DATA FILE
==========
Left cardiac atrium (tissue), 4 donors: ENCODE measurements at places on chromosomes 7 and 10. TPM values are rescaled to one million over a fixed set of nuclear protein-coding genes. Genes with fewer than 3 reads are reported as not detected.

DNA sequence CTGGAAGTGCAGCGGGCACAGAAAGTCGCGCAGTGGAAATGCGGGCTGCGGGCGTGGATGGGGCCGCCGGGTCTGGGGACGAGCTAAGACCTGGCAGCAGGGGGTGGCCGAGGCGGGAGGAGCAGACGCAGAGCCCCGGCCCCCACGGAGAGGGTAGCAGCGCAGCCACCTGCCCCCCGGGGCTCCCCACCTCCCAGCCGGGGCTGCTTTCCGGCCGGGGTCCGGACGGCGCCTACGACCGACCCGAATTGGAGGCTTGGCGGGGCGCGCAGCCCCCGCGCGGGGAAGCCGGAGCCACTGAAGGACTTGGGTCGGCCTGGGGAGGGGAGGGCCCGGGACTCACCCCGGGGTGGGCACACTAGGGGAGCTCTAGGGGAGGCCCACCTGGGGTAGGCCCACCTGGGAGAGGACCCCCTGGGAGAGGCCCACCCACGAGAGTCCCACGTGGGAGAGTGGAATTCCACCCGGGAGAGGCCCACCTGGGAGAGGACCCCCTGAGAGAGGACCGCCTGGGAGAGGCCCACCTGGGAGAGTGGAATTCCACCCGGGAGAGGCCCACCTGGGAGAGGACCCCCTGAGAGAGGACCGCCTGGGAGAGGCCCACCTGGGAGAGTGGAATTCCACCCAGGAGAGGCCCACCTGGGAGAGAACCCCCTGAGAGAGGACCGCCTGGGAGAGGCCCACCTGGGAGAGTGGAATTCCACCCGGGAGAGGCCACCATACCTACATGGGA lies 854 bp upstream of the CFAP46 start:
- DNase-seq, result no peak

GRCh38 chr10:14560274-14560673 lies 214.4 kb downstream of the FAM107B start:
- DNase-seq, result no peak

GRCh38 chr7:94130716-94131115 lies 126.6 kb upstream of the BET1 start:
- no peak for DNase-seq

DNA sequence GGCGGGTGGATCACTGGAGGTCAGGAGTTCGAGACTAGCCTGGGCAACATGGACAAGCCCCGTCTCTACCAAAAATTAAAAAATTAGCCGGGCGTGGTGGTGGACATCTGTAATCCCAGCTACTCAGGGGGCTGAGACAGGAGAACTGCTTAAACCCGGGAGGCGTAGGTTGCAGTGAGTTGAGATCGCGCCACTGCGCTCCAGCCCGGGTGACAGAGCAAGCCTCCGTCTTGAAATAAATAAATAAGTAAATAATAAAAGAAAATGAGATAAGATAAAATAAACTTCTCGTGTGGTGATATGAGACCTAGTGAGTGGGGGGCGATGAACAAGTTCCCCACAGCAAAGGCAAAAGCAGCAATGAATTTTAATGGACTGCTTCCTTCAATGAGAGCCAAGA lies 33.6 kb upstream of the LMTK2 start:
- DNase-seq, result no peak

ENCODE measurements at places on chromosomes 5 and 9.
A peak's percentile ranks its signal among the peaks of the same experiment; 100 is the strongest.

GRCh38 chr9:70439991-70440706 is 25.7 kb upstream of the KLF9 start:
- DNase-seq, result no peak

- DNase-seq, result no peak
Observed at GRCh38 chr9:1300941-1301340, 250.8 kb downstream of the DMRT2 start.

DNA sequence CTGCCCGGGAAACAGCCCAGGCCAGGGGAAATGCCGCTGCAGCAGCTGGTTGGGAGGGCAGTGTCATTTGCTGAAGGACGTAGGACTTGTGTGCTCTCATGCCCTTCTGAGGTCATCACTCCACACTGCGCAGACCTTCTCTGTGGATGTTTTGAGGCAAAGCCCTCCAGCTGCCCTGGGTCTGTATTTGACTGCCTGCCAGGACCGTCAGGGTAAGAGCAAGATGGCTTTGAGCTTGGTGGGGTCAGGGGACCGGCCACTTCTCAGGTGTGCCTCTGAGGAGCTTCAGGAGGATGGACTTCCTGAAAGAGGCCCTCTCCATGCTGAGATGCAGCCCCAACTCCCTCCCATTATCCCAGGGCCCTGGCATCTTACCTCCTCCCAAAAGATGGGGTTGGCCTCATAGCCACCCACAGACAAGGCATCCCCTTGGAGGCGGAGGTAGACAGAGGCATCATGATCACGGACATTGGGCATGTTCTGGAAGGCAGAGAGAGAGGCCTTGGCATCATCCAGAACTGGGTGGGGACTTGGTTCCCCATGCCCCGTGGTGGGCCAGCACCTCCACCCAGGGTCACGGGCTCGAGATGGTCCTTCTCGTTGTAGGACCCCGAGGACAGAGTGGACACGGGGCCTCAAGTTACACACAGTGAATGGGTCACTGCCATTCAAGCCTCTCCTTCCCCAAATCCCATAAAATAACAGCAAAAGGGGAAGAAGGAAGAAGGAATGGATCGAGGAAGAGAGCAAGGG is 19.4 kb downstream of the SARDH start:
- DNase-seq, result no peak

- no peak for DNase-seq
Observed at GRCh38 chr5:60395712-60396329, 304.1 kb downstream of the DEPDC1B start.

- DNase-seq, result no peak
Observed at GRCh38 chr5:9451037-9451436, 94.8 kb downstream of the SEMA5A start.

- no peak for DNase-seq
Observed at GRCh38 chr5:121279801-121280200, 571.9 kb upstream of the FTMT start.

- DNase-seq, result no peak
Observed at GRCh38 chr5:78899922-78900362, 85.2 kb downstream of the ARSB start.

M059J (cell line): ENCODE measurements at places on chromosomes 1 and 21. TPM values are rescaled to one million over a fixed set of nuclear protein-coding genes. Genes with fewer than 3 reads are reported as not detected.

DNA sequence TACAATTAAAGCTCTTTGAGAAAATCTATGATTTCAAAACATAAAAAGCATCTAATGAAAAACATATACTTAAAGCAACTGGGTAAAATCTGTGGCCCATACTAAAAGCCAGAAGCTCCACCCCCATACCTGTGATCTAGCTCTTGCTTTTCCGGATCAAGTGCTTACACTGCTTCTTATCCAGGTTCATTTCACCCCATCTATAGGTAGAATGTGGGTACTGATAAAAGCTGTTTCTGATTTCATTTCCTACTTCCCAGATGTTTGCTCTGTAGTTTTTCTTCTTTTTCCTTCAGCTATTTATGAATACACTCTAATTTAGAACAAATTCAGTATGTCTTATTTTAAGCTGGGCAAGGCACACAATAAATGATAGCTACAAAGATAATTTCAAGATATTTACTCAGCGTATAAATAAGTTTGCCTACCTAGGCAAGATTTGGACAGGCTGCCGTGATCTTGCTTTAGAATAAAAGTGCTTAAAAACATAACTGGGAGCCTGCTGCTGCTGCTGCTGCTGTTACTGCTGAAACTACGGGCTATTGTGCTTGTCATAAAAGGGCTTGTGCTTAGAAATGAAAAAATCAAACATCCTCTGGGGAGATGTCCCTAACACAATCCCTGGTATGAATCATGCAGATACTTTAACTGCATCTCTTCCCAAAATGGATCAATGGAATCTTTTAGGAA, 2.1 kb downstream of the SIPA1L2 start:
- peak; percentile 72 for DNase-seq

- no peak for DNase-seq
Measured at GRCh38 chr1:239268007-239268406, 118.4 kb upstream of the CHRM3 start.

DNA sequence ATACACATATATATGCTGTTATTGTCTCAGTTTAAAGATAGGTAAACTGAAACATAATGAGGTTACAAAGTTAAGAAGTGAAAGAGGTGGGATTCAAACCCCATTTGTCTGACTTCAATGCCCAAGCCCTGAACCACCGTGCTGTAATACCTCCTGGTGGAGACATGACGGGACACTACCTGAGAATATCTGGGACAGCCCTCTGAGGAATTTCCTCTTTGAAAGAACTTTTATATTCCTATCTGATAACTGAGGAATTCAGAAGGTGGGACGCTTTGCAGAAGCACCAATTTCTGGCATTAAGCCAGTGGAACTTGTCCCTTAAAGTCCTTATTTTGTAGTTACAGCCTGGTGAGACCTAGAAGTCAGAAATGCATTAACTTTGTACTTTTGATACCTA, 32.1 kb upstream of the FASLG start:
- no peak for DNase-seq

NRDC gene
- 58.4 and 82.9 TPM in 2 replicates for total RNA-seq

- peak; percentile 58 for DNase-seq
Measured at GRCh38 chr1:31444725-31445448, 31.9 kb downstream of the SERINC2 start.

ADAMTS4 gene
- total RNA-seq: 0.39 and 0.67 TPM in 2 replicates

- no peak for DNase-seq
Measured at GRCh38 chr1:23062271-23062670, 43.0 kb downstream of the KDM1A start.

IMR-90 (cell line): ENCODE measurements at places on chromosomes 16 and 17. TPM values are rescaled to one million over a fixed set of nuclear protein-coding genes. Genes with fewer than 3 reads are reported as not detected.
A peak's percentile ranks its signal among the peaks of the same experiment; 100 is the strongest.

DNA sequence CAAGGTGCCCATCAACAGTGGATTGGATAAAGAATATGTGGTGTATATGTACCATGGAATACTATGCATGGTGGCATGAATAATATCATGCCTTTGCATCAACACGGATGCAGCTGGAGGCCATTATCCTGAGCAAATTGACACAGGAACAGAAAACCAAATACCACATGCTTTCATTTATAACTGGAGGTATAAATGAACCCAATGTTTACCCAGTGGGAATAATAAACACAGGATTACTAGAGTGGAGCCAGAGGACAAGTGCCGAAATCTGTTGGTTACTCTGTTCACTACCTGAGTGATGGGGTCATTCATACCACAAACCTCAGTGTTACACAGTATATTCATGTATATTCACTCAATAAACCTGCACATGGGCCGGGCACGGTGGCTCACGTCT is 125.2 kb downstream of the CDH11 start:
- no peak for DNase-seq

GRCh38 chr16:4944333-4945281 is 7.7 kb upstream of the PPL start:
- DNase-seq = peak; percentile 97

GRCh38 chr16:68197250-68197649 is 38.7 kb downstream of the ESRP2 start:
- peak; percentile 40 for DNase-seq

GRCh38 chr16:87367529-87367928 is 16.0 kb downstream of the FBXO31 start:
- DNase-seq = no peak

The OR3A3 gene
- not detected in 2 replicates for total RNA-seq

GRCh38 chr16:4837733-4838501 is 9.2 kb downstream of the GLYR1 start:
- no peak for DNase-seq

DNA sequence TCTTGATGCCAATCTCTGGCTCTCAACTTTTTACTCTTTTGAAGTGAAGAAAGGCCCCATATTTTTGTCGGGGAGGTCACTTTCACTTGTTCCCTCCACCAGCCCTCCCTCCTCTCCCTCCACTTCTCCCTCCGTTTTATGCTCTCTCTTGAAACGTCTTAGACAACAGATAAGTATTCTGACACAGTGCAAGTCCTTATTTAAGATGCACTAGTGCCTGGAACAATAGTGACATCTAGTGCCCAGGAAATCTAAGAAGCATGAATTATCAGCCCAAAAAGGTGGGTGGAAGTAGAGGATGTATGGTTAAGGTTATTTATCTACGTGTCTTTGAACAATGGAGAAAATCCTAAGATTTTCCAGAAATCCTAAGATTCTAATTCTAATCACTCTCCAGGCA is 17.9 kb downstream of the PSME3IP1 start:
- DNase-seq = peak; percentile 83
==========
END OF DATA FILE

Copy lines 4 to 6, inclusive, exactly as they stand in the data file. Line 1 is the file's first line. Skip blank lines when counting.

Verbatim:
GRCh38 chr10:14560274-14560673 lies 214.4 kb downstream of the FAM107B start:
- DNase-seq, result no peak

GRCh38 chr7:94130716-94131115 lies 126.6 kb upstream of the BET1 start: